Friday, June 27, 2008

Something For Nothing

Many people, especially in Hawaii, think that "the truth" is anything they can get away with -- and rely on the local media to repeat it as the "conventional wisdom," because they don't know, and are too lazy to check.

When times are good, it doesn't matter -- but when times get a little more difficult, wishful, partisan thinking gives way to the harsh realities, and what is "nice to have" when the monies are unlimited and paid for by somebody else, becomes a tremendous drag on daily living, so that paradise becomes a purgatory. At times like this we need "real" leaders rather than just those who manage to fool some of the people all the time, and all the people some of the time -- especially around elections, and at the newspapers.

Hopefully, they will not betray us again by writing their pompous editorials about the need for integrity, vision, and change and then as usual, proclaim the status quo and the way it's always been done before, as the only choice one can/should make.

I guess the handwriting is pretty much on the wall right now -- that we’re seeing the end of affluence as we have known it during most of the last century and for the last hurrah of the first years of this century. But all the admonitions for a more enduring, sustainable daily living of meaning and purpose rather than endless diversion and entertainment is now upon us as the choice we make that determines our fate in this unfolding century -- which very obviously, will not just be the continuation of how it “always” was before.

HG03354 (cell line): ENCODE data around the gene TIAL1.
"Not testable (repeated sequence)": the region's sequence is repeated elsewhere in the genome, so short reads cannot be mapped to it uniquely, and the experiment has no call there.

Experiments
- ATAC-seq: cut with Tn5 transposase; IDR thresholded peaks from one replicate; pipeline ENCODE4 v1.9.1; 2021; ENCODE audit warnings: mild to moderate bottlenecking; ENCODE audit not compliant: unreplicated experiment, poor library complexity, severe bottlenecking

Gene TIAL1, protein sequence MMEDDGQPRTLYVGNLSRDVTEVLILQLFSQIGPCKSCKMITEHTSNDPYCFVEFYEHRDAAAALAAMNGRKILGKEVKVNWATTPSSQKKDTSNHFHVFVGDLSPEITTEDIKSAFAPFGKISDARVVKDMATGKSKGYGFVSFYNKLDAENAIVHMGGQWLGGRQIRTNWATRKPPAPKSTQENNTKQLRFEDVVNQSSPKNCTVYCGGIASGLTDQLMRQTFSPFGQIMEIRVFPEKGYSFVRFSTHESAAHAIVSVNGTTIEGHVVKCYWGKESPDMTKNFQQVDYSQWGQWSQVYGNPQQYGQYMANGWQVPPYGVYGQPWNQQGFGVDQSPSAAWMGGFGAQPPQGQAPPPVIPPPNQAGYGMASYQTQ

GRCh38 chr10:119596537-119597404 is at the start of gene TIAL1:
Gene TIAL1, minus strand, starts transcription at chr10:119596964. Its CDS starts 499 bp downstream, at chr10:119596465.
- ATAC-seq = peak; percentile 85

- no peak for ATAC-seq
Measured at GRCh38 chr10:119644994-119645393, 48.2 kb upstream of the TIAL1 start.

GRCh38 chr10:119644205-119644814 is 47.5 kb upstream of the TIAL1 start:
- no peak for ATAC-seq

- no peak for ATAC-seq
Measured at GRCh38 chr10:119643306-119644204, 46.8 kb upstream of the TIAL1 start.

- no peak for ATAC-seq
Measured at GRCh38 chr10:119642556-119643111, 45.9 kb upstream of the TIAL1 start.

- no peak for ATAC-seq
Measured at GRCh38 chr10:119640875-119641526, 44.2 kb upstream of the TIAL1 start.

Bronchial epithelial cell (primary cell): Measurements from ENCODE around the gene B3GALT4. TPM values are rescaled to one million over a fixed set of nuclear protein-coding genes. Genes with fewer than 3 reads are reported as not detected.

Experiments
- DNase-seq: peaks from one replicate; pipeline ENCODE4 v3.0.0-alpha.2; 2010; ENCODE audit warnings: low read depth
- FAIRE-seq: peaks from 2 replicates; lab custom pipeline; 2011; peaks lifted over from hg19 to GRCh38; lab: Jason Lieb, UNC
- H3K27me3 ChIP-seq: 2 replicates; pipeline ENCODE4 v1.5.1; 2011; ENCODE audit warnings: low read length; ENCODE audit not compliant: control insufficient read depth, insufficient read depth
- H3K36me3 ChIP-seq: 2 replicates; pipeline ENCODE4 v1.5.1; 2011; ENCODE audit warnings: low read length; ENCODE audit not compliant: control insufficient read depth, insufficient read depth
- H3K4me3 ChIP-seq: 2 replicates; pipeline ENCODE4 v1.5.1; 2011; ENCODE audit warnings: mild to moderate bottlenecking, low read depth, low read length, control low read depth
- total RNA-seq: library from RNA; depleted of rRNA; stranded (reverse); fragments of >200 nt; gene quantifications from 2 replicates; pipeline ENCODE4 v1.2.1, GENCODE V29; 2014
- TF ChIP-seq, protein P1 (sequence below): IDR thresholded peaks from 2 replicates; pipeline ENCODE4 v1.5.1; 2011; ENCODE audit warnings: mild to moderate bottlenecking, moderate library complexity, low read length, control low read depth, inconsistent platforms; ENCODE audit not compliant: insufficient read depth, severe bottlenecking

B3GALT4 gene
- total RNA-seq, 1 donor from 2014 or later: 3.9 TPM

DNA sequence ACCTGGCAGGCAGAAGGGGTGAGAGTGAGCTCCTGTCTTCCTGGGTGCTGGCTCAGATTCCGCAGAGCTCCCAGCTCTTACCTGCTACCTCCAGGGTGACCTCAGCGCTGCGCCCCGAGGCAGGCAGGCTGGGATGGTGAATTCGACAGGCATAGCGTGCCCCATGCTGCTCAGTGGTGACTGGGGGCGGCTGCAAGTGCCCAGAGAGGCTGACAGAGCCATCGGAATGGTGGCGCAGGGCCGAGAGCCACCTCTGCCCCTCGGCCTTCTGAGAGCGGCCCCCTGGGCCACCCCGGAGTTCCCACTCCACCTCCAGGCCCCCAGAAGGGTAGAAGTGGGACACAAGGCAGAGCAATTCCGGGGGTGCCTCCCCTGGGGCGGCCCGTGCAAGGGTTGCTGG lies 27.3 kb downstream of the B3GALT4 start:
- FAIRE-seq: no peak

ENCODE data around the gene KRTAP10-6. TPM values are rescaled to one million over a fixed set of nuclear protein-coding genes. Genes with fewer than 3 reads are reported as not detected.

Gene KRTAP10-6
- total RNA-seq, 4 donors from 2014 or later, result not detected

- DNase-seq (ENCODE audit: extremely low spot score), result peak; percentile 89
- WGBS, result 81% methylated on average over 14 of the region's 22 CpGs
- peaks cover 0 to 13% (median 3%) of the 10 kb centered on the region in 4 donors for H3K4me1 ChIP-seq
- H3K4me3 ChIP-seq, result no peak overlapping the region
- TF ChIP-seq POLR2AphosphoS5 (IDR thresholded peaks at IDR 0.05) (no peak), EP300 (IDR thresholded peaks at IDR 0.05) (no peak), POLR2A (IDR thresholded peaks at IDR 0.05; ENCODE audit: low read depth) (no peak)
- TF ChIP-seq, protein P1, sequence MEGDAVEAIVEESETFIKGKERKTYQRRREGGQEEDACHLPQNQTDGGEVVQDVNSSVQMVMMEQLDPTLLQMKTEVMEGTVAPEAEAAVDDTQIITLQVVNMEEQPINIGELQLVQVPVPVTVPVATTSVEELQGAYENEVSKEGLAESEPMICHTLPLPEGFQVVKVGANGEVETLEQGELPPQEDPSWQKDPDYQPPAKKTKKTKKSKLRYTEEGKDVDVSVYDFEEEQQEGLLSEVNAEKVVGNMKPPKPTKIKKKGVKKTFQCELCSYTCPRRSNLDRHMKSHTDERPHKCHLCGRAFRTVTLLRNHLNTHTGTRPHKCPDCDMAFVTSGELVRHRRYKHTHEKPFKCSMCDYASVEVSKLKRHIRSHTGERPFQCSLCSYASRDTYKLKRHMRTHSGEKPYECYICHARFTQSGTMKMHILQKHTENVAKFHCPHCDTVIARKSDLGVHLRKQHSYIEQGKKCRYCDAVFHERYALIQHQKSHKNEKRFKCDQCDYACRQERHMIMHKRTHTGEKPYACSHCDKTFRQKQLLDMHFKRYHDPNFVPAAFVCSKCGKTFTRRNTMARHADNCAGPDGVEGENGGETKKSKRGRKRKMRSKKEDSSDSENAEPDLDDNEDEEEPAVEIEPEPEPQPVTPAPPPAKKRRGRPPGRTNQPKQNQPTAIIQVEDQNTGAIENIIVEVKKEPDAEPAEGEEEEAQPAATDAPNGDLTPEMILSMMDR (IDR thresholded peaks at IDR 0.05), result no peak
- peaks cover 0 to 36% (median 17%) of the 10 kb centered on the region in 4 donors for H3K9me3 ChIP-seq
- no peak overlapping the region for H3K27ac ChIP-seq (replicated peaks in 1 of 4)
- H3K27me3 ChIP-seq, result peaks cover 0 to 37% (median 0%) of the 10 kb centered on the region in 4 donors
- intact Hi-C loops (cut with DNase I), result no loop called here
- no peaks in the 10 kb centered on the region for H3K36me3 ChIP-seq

Such conditions require the skills of adapting to change, and not as our education and conditioning has been, to perpetuate the status quo -- if now only in their minds. The props that would have allowed further delusions and fantasies are now gone -- revealing the new realities of our time.

And that is, that there is no “money to waste,” or simply consume because one has an excess of it -- only requiring the demand for “More,” to turn on the spigots. The “cost of living,” is not so much a concern as the “quality of life,” obtainable anywhere. That is the resourcefulness of individuals, as well as the larger culture and environment they live in.

If everyone is just a consumer but not a producer, then it doesn’t matter how much one has to spend, because nobody is producing anything of value. The only exchange, is to get something for nothing, and everyone operating in that manner and intention, ensures that nothing of value can be acquired, no matter how much they demand.

Any economy must be based on values more than just getting money from somebody else. One first has to be able to create value -- and then one can exchange value for value, instead of just endlessly worthless dollars, with somebody hoping to get something for nothing.


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